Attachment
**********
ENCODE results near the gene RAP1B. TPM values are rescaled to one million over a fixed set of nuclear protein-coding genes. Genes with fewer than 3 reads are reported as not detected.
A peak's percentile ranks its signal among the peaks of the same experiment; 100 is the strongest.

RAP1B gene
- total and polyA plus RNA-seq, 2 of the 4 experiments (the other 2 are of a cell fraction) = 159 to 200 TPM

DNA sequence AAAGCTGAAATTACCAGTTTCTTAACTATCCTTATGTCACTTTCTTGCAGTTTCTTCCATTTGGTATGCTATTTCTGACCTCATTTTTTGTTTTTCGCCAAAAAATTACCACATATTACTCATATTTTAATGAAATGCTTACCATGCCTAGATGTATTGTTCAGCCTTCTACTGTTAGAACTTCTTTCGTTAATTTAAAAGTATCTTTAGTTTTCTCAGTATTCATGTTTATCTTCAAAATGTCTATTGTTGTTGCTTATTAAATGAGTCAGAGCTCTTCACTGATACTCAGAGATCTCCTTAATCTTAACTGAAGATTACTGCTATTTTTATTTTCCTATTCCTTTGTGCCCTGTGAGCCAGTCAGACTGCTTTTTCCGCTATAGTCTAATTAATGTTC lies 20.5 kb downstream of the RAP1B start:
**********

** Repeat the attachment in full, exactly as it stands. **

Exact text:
ENCODE results near the gene RAP1B. TPM values are rescaled to one million over a fixed set of nuclear protein-coding genes. Genes with fewer than 3 reads are reported as not detected.
A peak's percentile ranks its signal among the peaks of the same experiment; 100 is the strongest.

RAP1B gene
- total and polyA plus RNA-seq, 2 of the 4 experiments (the other 2 are of a cell fraction) = 159 to 200 TPM

DNA sequence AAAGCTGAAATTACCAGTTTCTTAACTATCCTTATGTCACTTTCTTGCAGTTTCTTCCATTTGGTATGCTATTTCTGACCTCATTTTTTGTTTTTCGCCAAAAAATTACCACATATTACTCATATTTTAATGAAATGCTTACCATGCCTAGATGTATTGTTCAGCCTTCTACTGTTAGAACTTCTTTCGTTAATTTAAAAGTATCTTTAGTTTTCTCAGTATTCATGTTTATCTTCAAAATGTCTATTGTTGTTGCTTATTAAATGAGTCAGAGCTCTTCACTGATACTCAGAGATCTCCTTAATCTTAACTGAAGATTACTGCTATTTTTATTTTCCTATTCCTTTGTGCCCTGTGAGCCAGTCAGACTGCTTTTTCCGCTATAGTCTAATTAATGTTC lies 20.5 kb downstream of the RAP1B start: